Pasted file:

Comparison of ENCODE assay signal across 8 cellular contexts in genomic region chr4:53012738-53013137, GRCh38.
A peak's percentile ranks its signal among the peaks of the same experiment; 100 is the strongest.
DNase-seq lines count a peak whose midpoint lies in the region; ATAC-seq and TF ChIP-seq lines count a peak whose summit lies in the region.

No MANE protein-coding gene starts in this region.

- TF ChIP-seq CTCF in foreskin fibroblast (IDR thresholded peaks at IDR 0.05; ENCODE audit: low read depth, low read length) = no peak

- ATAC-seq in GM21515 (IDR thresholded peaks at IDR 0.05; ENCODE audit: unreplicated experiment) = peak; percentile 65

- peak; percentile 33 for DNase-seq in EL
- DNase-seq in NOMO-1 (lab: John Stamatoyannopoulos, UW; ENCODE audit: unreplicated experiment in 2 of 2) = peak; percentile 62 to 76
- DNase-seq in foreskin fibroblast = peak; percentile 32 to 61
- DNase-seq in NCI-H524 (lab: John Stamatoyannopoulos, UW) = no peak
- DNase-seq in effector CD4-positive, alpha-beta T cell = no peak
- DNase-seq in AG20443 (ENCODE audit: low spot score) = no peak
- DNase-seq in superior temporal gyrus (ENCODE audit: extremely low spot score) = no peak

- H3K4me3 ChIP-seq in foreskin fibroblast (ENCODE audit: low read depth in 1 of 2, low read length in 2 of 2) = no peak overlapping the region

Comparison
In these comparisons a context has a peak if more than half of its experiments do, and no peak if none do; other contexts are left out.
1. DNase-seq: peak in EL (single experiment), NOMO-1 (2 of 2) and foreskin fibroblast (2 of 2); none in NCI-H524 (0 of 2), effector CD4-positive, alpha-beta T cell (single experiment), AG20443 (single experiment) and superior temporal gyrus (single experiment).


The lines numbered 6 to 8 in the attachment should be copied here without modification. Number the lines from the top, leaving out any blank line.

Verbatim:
- ATAC-seq in GM21515 (IDR thresholded peaks at IDR 0.05; ENCODE audit: unreplicated experiment) = peak; percentile 65

- peak; percentile 33 for DNase-seq in EL
- DNase-seq in NOMO-1 (lab: John Stamatoyannopoulos, UW; ENCODE audit: unreplicated experiment in 2 of 2) = peak; percentile 62 to 76